O0332 Effect of Materials on Stent Deployment
Mrs Georgia Karanasiou1, Dr. Nikolaos Tachos1, Dr. Antonios Sakellarios1, Prof. Lampros Michalis2, Dr. Claire Conway3,4, Prof. Elazer Edelman5,6, Prof. Dimitrios Fotiadis7,1
1Department of Biomedical Research, Institute of Molecular Biology and Biotechnology, FORTH, Ioannina, Greece. 2Department of Cardiology, Medical School, University of Ioannina, Ioannina, Greece. 3Biomedical Engineering, National University of Ireland Galway, Galway, Ireland. 4Institute for Medical Engineering and Science, Massachusetts Institute of Technology,, Cambridge, USA. 5Institute for Medical Engineering and Science, Massachusetts Institute of Technology, Cambridge, USA. 6CBSET, Lexington, USA. 7University of Ioannina, Department of Materials Science, Unit. of Medical Technology and Intelligent Information Systems, Ioannina, Greece

Abstract

Coronary stents are used to restore the blood flow in occluded diseased arteries. Even if the widespread use and the advancements in the technology enabled the advent of a variety of different stent scaffolds, the success of cardiovascular stent implantation has been limited in some cases by adverse clinical outcomes. This could be due to the fact that it is unclear how stents from different materials behave in different patient specific arterial anatomies.

Among the most common materials used for stent manufacturing are 316L stainless steel (316L SS), platinum– chromium (Pt–Cr) alloy and cobalt–chromium (Co–Cr) alloy. In silico finite element analysis (FEA) enables the analysis and evaluation of virtual implantation of multiple alternative stent materials in a range of theoretical anatomical and environmental conditions rapidly and cost -effectively. We have performed an in silico analysis for assessing the stent performance and the stent-artery interaction through the utilisation of FEA, focusing on the effect of different stent materials.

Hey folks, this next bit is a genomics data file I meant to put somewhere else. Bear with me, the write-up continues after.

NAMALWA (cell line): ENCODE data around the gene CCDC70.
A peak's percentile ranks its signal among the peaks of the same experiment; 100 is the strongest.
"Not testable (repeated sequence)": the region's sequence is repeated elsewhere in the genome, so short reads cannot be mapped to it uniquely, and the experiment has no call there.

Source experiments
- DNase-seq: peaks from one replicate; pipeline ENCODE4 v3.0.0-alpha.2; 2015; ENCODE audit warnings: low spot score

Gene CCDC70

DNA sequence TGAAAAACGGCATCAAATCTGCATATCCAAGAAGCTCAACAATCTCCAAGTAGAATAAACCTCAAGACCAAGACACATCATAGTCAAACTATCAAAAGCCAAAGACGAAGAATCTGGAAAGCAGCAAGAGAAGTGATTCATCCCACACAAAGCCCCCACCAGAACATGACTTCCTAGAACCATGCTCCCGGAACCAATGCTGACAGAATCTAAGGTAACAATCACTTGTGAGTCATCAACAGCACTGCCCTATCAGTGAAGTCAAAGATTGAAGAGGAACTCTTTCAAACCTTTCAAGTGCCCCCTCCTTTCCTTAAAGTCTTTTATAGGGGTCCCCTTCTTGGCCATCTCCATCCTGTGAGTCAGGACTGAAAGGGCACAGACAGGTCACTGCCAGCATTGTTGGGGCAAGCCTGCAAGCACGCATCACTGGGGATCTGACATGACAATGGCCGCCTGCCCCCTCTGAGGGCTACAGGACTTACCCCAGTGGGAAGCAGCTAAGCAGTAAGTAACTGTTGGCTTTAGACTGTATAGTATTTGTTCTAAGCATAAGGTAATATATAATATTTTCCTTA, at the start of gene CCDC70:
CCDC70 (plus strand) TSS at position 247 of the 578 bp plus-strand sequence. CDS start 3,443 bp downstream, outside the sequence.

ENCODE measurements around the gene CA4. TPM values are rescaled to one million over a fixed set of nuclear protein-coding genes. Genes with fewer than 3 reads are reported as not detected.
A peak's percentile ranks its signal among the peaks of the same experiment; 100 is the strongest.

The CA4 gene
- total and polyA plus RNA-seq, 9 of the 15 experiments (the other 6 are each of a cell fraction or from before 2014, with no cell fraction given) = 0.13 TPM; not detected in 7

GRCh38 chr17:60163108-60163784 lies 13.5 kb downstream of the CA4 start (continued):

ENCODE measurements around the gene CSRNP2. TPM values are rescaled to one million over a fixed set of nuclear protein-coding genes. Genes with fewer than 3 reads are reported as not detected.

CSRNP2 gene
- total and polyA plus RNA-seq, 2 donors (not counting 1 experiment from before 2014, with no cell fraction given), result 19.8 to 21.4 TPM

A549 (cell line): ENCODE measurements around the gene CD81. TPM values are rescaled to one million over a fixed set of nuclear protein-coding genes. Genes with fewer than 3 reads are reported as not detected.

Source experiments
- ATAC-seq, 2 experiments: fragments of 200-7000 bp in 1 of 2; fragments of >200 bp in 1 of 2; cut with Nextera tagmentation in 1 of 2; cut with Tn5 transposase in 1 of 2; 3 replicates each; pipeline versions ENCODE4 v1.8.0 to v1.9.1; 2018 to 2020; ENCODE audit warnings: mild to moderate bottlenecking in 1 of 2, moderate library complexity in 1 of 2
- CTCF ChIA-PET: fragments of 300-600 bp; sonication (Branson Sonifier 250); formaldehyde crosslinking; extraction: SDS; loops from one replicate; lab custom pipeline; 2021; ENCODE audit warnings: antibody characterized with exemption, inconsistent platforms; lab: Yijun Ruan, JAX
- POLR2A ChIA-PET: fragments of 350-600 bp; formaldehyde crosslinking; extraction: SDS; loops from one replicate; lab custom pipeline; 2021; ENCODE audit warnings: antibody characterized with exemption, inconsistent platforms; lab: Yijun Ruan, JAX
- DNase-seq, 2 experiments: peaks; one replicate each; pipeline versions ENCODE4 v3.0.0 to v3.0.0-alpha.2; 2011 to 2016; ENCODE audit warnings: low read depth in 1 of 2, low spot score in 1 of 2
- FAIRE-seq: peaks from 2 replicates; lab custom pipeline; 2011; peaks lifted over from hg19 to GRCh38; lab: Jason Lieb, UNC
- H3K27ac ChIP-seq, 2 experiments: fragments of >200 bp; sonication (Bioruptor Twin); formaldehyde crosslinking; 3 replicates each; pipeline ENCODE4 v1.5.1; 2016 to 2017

For the arterial reconstruction, angiographic data and IVUS are. The utilization of a specific algorithm and the performance of the following steps: (i) detection of lumen and media adventitia borders in IVUS, (ii) placement of the detected borders on the 3D lumen centerline, (iii) extraction of two point clouds representing the arterial wall and lumen anatomy, result in the reconstruction of the 3D arterial geometry. Three finite element models consisted of the same arterial geometry and three different stents of CoCr, SS316L and PtCr are used. A pressure-driven approach is followed in three distinct phases: loading, holding and unloading. The stress distribution for the stents shows that the percentage of stent volume is almost equal for the stress range of 0-200MPa and 200-400MPa for all models. High von Mises stresses (>400MPa) exist: 5.2% in the CoCr stent, 3.8% in SS316L and, 4.2% in PtCr stents. The von Mises stress of the three stents show similar expansion performance with a maximum diameter achieved at 1.8MPa. For all models, the curved areas of the stent links present higher stresses compared to the straight stent segments. All stents follow a similar pattern of inner arterial stresses after unloading. In each model, the peak arterial stress is concentrated in the region of stenosis. More areas of high arterial stress exist in the CoCr stent compared to the other two models. Regarding the stress percentage volume distribution for the arterial wall for all models, the following observations are made: (i) 83% of the arterial tissue has a von Mises stress in the range 0-0.15 MPa, (ii) 13% of the arterial tissue has a von Mises stress in the range 0.15-0.30 MPa, (iii) 4% of the arterial tissue has a von Mises stress over 0.30 MPa.